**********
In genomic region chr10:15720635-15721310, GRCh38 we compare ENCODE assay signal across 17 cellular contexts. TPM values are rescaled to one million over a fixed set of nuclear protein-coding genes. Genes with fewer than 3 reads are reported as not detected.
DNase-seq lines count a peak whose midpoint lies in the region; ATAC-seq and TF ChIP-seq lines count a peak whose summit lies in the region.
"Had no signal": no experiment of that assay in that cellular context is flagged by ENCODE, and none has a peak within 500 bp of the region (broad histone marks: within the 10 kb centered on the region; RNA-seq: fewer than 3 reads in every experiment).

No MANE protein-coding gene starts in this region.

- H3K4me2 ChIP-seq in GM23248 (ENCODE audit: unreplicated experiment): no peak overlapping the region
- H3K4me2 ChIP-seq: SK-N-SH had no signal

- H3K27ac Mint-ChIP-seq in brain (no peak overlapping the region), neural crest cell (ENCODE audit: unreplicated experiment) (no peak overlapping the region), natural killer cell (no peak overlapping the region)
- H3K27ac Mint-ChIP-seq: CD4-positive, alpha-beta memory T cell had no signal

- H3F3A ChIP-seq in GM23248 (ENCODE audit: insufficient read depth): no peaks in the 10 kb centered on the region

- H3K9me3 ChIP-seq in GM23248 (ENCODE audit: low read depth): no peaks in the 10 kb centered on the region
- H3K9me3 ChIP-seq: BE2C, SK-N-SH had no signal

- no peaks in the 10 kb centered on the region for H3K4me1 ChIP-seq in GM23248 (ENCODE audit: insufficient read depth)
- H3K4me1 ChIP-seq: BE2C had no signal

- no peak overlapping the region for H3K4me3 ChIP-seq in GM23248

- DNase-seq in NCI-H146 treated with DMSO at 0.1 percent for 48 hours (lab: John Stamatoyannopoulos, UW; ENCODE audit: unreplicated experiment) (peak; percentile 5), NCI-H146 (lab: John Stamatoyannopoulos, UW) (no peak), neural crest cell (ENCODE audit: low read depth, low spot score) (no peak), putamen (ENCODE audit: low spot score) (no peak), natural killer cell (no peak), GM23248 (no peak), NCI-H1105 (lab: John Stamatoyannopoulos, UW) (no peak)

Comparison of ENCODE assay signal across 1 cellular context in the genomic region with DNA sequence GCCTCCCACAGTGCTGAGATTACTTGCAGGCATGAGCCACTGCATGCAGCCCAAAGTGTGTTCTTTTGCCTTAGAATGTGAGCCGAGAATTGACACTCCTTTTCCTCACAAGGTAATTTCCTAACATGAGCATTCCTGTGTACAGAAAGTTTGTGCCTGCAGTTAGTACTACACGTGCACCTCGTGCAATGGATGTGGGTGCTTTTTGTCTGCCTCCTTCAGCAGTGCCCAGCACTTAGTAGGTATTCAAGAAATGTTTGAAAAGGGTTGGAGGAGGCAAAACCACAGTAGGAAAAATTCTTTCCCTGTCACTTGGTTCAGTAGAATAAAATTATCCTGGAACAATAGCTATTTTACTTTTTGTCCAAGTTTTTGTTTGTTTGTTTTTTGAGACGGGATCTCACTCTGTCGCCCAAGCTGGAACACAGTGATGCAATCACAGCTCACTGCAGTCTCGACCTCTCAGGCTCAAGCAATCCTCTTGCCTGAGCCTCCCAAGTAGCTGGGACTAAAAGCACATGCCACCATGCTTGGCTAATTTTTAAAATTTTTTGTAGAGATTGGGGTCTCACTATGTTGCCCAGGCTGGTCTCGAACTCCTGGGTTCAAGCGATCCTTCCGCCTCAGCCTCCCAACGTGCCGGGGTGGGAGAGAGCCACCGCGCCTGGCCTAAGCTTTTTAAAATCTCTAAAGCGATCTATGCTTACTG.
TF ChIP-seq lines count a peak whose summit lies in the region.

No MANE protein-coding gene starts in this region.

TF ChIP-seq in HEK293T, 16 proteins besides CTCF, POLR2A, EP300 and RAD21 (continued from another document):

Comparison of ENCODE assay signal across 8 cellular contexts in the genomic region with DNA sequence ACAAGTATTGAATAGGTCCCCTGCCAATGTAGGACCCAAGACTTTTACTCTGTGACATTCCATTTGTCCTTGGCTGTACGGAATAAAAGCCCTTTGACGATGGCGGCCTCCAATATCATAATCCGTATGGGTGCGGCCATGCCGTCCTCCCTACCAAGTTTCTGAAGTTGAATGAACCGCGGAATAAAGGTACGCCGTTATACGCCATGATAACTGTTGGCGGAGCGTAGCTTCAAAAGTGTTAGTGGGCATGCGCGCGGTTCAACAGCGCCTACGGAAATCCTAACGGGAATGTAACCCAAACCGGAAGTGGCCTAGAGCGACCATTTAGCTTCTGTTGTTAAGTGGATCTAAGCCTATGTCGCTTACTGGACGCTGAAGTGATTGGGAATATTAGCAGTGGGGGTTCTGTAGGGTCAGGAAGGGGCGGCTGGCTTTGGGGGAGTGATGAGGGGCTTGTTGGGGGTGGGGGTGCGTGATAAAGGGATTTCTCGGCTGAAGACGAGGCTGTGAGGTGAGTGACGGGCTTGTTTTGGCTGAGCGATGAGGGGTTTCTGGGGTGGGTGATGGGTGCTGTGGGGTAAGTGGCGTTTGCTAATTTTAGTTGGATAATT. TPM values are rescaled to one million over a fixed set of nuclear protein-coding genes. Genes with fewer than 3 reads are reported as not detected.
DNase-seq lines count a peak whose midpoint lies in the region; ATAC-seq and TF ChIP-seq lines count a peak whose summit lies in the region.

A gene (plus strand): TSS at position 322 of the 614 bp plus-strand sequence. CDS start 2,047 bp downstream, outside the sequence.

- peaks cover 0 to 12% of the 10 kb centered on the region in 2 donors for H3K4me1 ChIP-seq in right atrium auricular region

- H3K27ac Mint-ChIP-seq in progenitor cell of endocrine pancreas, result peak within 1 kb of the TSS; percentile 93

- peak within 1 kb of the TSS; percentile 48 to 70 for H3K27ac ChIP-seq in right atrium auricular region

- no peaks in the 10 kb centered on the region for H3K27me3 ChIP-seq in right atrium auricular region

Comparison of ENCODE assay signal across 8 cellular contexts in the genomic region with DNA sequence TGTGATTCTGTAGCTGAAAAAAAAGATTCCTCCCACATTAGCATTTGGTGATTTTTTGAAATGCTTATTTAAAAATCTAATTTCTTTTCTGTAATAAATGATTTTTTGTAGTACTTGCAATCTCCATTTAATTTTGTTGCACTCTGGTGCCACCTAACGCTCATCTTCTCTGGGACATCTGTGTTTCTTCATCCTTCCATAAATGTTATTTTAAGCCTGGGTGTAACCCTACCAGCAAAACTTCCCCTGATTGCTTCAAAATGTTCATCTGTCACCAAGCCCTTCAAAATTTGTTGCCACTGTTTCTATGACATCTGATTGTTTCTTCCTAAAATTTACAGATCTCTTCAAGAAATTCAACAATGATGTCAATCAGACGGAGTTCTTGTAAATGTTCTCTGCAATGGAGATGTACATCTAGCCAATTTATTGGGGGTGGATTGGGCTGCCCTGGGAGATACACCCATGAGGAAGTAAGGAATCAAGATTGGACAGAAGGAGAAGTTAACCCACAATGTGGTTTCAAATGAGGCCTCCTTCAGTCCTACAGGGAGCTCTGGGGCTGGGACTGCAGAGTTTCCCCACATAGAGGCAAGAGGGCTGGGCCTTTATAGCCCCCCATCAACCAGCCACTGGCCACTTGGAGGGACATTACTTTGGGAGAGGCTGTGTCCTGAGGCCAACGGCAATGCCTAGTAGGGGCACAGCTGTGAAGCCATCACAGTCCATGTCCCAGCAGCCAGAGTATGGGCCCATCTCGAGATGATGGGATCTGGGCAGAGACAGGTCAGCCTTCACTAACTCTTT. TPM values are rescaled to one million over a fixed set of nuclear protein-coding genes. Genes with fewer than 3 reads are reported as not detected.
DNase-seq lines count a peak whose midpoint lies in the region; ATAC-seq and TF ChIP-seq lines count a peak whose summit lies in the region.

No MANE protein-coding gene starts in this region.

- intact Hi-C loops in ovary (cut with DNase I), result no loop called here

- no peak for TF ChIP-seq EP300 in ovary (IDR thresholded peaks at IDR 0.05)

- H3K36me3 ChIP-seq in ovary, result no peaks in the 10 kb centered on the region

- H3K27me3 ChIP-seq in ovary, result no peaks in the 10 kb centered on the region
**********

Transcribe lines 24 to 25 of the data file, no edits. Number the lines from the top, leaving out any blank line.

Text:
- H3K27ac Mint-ChIP-seq in progenitor cell of endocrine pancreas, result peak within 1 kb of the TSS; percentile 93

- peak within 1 kb of the TSS; percentile 48 to 70 for H3K27ac ChIP-seq in right atrium auricular region